Saturday, April 29, 2006

Real Women Don't Pump Gas

A Stich in Haste take a look at the NJ self-serve gas ban from an economic perspective. As a resident of New Jersey, I have a different perspective: I don't want to pump my own gas. I don't want to get out of the car when it's cold and rainy. I don't want to risk splashing gas on my clothes. I don't want to have to walk inside the convenience store to pay if I want to pay in cash. I think the no-self-serve rule is great, because I'm lazy! I'm always careful to never leave the state without a full tank of gas.

Am I A Bad Liberal?

I enjoy hugging trees just as much as the next hippie (ok, maybe not quite) but I don't think there's anything wrong with oil companies making huge profits. As they sometimes attempt to point out, if we don't like it, we can directly reduce their profits by buying less oil.

Wednesday, April 19, 2006

Laptops in Class

I have no insightful comments about the issue of laptop use in class. But I do have an observation/anecdote:
I am in a "seminar" class with 14 students. On Monday we were having student presentations; one student standing in front of the class talking, the other 13 sitting in a semi-circle listening. There was no need to take notes, we were just listening and discussing.
One guy in the class had his laptop on, and was playing solitaire throughout the presentations. I'm not criticizing him; I was busy doodling, and probably not paying much more attention than him. I'm just wondering about... I'm not sure how to put it... his lack of subtlety, I guess. Since there was absolutely no reason to be taking notes, there was no reason for anyone to be using laptops. I think that if I were the professor, I would have been looking at him and wondering "what the hell is he doing with the laptop?" And I think most professors are smart enough to know, without looking at the screen, that he was playing games or surfing the web. So, basically, he was openly playing solitaire in a class of 14 people.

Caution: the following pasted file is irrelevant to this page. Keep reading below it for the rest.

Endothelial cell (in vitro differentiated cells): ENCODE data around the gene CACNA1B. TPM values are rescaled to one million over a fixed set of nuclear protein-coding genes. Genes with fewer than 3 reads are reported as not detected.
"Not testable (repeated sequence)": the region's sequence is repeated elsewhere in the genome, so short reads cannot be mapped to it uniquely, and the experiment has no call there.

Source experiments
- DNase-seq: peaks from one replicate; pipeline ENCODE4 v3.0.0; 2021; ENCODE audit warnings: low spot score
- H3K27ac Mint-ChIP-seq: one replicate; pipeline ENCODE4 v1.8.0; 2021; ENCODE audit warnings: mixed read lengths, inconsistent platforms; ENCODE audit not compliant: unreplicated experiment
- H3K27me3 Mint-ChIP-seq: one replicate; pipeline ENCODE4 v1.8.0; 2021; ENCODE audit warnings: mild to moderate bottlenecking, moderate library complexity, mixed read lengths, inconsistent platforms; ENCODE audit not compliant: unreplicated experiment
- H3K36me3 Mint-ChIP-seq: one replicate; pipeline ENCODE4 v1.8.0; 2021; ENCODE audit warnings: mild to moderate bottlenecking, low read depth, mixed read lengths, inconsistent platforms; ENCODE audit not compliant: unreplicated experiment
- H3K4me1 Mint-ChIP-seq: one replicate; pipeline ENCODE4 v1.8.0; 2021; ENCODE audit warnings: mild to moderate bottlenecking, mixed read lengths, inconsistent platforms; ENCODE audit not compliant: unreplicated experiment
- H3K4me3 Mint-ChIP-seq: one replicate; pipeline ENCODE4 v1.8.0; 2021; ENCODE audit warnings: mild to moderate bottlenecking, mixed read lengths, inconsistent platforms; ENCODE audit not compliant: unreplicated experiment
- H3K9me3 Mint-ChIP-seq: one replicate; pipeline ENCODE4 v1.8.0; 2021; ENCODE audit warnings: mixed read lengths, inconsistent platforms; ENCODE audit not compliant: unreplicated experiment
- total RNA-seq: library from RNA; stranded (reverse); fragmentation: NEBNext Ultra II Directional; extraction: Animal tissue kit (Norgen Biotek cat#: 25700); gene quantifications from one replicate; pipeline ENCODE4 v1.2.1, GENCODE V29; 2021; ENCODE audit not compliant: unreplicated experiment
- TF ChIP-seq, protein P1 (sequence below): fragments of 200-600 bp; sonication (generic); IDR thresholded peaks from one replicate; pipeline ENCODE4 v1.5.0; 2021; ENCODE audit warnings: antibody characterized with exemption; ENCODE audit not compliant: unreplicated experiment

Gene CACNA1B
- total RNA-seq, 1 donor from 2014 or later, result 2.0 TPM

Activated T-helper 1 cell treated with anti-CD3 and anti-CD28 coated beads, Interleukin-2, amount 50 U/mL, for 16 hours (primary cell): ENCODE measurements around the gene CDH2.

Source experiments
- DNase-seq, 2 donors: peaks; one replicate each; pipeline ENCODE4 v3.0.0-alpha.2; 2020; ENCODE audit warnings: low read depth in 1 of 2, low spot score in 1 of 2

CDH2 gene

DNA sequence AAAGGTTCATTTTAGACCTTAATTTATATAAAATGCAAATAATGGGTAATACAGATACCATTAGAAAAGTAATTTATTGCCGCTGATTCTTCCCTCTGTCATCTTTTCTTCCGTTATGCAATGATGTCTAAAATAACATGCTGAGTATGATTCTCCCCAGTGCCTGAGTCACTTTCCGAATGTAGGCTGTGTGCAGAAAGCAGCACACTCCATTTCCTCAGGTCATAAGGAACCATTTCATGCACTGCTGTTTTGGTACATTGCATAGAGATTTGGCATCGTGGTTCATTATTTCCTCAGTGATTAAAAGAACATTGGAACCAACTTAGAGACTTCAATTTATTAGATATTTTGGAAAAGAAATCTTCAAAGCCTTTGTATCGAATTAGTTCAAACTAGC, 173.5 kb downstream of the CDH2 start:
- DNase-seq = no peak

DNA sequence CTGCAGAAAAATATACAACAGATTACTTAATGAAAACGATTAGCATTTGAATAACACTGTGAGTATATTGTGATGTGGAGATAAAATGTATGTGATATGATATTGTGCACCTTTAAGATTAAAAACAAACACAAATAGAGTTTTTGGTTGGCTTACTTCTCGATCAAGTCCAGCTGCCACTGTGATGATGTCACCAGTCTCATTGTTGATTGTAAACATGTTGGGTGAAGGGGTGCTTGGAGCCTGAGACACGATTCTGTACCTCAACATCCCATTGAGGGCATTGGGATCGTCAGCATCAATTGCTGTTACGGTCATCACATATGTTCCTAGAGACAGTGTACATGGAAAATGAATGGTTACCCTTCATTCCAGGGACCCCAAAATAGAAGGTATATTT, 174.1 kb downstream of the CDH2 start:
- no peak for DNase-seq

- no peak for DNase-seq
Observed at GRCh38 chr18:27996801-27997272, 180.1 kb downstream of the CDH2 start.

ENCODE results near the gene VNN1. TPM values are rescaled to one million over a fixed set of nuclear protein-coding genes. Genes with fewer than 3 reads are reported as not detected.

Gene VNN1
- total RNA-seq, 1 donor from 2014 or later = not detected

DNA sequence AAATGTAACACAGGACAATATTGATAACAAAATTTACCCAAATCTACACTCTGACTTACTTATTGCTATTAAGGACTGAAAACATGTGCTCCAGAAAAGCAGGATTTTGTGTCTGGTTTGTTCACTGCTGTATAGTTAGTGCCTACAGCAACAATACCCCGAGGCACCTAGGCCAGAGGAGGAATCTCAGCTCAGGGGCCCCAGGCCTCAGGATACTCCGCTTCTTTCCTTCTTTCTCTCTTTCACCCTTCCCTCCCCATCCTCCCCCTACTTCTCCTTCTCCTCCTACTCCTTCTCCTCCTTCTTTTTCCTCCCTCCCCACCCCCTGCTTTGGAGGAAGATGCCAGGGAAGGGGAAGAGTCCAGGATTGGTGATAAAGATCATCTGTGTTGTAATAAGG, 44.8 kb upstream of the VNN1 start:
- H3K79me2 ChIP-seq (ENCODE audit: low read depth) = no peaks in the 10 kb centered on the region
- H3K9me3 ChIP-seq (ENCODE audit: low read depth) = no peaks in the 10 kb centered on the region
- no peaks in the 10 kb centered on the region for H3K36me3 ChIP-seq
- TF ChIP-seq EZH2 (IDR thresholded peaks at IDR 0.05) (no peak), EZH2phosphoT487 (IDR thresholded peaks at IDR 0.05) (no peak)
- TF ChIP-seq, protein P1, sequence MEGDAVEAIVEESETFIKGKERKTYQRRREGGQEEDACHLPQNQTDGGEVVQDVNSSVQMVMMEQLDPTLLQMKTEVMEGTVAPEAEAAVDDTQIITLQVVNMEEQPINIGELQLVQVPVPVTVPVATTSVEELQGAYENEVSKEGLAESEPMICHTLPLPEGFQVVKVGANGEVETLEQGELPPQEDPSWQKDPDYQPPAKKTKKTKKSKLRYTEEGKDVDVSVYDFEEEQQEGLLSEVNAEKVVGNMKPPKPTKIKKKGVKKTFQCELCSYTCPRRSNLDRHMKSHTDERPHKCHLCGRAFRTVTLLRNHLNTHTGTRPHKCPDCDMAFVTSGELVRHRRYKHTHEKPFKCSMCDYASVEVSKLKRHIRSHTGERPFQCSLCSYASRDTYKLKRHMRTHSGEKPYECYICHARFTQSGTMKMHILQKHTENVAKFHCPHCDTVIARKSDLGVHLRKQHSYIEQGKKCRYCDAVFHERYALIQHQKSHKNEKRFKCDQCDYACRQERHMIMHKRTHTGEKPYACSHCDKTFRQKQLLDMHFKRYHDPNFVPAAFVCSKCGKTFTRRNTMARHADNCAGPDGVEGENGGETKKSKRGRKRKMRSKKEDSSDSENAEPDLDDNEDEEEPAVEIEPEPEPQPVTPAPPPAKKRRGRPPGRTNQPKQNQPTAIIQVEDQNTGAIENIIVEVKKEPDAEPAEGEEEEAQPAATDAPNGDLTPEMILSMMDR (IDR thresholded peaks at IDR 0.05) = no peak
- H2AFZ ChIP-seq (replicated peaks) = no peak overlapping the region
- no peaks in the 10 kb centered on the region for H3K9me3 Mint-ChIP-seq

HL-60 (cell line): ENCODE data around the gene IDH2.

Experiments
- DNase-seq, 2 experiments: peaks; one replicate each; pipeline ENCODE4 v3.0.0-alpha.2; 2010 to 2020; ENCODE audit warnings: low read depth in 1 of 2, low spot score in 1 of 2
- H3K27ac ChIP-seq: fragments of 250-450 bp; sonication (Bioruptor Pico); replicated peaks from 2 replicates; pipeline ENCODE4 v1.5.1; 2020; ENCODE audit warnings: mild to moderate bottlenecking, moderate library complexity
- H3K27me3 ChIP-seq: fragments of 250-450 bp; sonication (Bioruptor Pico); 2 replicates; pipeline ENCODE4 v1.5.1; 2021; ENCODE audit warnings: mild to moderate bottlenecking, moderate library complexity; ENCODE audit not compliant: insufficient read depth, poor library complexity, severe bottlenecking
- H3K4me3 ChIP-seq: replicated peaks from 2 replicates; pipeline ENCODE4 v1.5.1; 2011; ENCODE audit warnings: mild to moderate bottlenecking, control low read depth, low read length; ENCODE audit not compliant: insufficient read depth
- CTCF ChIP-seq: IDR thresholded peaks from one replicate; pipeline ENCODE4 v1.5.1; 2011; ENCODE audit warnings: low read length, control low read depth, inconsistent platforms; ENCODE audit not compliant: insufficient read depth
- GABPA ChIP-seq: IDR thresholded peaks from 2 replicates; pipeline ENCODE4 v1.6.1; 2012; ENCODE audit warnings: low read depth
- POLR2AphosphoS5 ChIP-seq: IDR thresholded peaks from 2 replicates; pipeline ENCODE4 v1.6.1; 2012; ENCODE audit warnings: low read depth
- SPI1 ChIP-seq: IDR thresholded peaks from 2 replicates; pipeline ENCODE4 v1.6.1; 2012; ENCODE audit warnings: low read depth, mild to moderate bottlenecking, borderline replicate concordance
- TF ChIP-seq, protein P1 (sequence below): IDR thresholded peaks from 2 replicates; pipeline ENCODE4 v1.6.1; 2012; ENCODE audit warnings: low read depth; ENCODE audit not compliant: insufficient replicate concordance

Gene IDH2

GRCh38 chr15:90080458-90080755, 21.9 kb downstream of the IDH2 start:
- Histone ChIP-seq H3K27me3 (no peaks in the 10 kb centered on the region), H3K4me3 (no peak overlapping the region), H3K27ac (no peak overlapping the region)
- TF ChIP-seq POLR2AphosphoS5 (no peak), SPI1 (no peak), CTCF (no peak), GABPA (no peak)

I guess I just always thought that law school etiquette required students to make a reasonable effort to pretend that we're paying attention in class. For example, when IM-ing, we should try to look like we're actually taking notes. I think that any sort of laptop use at a time when there's no reason to be using one is a violation of that rule.

My Appalling Lack of Time Management Skills

One of my professors has a policy that lets people "make up" classes that they've missed by writing 500-word discussions of the reading assignment for that class. So, naturally, I skipped lots of classes and planned to do all the make-up assignments at the end of the semester. This morning I thought to myself "hmm, I wonder when all those make-up assignments are due?" So I checked, and of course, they're due tomorrow. But I'm not worried - I have 12 hours to finish!

Saturday, April 08, 2006


Remember the last time Saturday Night Live was funny? I bet you do, and I bet it was when you were in the 11th grade. It was funny when I was in the 11th grade, and then it started to suck. I bet there are kids in the 11th grade right now who think that SNL is actually funny, right now, and in a few years they'll be saying "hey, remember when Seth Myers was on SNL? Those were the best years. To bad it started to suck after that." I think that's kind of tragic.

Thursday, April 06, 2006

Hello Kitty!

Today at a meeting of the Law Journal editorial board, we were discussing having some journal outings - parties at bars, baseball games, that sort of thing - so that we could all bond and get to know the other members of the journal. My first and only thought (which I didn't say out loud) was: "But I don't like getting to know other people."

Wednesday, April 05, 2006

Still not done my paper...

... but let's not dwell on that. I'd rather think about some of the reasons that Alias is one of my favorite TV shows:
  • No one has ever given birth while trapped in an elevator on Alias.
  • No plot has ever revolved around someone's buddy from 'Nam.
  • A multi-racial group of kids from the inner city has never learned an imporant lesson about respecting each others' differences.
  • There has never been a "very special episode" ending with a public service announcement.
I thought of all these while watching MacGyver (which is still an awesome show).

But on the other hand, Alias has created its own cliches, which I don't have to wait 20 years to find amusing:
  • Almost everyone who is married, is married to a Russian spy.
  • No one ever stays dead.
  • Marshall's gadgets only work once. (In season one, he invented a device that would read someone's retinal scan using trick sunglasses and create a contact lens that will fool a retinal scanner. In a later season, a bad guy's eyeball has to be popped out of his head.)